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“Extra vigilant”

Ontario school board issues warning about $1,000 "reward" for recordings of Muslim students "spewing hate" while praying

Ontario school board issues warning about $1,000 “reward” for recordings of Muslim students praying

An Ontario school board is warning staff to be “extra vigilant” about a video circulating online that offers a $1,000 reward for recordings of Muslim students “spewing hate speech during Friday prayers.”

The video is the latest development in the controversy surrounding the accommodation of Friday prayers, which has been around in some form for nearly 20 years at the Peel District School Board, located near Toronto. 

A group of parents has been campaigning hard for the last two months to convince the board to end the accommodation of the congregational prayers, which last 15 to 20 minutes at midday, culminating in a heated meeting last week, that devolved into chaos and saw a Quran torn to shreds.

Police are now looking into a video posted on March 29 by former fringe Mississauga mayoral candidate Kevin Johnston that calls on viewers to send in videos of Muslim students praying within 24 hours of filming them. Johnston, who runs a right wing blog called Freedom Report, says the person submitting the video must identify students by name and reveal the school they go to.

“I am offering $1,000 of my own money, cash reward, for any of you out there that can sneak a camera into one of these mosque-eterias or mosque-stages or mosque-gymnasiums and get me the footage.”

They’d also have to be willing to turn ownership of the footage over to Johnston, who falsely claims that sermons are delivered in Arabic and that supervisors are paid — in fact, they are conducted in English, except for verses read directly from the Quran and are supervised by volunteer staff members.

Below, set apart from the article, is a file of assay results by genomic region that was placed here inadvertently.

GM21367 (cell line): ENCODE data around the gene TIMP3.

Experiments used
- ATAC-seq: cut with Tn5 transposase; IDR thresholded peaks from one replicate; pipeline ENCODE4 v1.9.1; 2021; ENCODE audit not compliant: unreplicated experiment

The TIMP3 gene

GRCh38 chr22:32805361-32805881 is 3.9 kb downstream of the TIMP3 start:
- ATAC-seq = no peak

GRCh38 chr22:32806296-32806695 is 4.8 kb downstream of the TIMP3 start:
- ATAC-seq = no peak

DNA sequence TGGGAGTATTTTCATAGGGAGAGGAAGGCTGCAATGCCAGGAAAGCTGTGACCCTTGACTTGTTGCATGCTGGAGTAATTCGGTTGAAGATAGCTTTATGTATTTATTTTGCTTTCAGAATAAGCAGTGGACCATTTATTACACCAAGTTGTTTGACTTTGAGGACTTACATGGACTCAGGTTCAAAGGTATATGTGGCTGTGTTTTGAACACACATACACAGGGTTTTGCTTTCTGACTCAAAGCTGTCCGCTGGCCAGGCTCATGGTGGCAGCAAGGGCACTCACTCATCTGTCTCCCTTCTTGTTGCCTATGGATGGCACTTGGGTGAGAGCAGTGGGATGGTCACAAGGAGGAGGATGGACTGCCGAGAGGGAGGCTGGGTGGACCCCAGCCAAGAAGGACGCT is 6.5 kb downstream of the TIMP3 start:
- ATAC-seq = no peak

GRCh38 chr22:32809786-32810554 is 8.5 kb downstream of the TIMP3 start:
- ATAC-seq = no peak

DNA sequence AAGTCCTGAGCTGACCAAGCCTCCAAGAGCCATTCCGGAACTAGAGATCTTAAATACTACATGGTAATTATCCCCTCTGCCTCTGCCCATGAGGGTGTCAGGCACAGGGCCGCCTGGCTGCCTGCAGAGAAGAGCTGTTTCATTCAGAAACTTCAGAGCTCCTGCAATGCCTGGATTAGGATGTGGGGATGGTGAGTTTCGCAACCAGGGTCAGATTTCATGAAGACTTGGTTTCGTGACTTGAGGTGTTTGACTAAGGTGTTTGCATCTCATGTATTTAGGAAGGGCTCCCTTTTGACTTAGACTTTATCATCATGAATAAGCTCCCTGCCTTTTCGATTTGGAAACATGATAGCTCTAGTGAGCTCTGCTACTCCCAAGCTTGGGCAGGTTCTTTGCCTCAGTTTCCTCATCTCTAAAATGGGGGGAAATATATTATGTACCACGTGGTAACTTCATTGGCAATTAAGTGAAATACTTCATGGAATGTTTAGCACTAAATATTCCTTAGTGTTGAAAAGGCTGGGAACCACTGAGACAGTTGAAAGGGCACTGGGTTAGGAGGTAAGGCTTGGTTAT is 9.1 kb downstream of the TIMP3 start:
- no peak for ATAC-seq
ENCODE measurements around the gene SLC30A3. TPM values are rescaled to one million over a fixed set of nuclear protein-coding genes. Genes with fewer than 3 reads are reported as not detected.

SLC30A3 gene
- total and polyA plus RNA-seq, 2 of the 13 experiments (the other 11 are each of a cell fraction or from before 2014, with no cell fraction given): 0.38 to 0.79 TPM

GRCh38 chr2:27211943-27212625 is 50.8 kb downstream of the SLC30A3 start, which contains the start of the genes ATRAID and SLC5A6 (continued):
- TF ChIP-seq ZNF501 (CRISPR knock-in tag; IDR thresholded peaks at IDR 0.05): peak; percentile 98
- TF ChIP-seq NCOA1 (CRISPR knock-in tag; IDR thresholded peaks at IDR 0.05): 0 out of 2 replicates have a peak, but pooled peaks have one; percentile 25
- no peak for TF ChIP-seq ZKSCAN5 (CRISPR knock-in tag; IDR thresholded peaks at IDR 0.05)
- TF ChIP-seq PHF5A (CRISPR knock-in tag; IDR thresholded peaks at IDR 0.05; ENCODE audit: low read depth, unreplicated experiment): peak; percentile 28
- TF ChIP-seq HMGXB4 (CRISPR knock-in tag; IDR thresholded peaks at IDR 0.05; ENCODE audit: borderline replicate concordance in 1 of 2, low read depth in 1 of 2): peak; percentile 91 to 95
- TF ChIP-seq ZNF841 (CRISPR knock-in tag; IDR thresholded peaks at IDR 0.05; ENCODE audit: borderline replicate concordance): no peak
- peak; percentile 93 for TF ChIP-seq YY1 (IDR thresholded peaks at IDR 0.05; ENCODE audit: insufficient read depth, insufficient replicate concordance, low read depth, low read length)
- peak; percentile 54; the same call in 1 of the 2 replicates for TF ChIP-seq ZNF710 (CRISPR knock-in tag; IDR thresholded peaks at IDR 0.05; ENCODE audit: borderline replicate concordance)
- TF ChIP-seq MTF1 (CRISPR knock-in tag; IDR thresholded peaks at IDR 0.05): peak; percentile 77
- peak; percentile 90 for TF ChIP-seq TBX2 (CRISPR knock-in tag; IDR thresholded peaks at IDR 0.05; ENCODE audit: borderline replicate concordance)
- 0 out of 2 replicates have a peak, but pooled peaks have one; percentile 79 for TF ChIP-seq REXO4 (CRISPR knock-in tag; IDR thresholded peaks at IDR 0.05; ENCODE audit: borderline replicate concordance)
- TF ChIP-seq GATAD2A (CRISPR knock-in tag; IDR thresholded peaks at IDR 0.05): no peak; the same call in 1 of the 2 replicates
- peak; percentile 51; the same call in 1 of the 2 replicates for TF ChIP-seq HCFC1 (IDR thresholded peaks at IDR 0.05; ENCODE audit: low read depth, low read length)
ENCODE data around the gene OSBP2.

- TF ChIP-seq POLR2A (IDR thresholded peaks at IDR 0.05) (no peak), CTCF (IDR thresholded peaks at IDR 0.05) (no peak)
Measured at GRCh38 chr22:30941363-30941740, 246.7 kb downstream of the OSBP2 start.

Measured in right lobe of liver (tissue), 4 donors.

Johnston also said he had Arabic translators on hand who would help him determine if the sermons contain “anti-Jewish, anti-Christian, and anti-infidel” hate speech.

In a memo, the Peel board reminded school administrators that personal devices can only be used for educational purposes, as directed by staff.

“It is important that you make staff who supervise Friday prayer at your school aware  of this challenge and ask them to be extra vigilant in their supervision and that this invasion of privacy is not appropriate,” said the memo. “We’ve also been made aware that students are currently circulating an email amongst themselves that warns them of Kevin’s video.”

Johnston encouraged people to be creative in how they hide their cameras.

“Get your cameras, hide them, hide them in the rafters, hide them behind the basketball nets, hide them in your own clothes, pretend to pray,” he said. “Whatever it takes, get that to me.”

“I am offering $1,000 of my own money, cash reward, for any of you out there that can sneak a camera into one of these mosque-eterias or mosque-stages or mosque-gymnasiums and get me the footage.”

“This is hate-filled showmanship by someone who wants attention for his ongoing attack on members of our school community.”

He also offered to let anyone collecting their cash reward from him wear a mask while doing so.

“Clearly this individual is trying to fund students as an incentive to breach privacy laws,” said Peel spokesperson Brian Woodland in an email to VICE News. “And the video itself prejudges our Muslim students in a way that is both unfair and untrue.”

“This is hate-filled showmanship by someone who wants attention for his ongoing attack on members of our school community,” he said, adding that the board wouldn’t be commenting further as it “It simply provides [Johnston] with attention for his campaign of hate.”

The debate over religious accommodation took off in September, when the school board began reviewing whether or not students should be able to write their own sermons. After initially deciding that students would only be permitted to read from board-approved sermons, the board overturned the policy following backlash from the Muslim community.

Ibrahim Hindy of the Faith Forward Committee, a committee of faith leaders in the Peel Region, which provided input to the board on crafting the procedure, said it was “appalling and shocking that kids are being targeted,” adding, however, that the board had been “incredibly responsive and are taking every step to ensure student safety.”

“The community is deeply worried,” he said. “Hate incidents have been on the rise in general and it’s horrific to think that these hate groups would show such hatred towards kids.”

 

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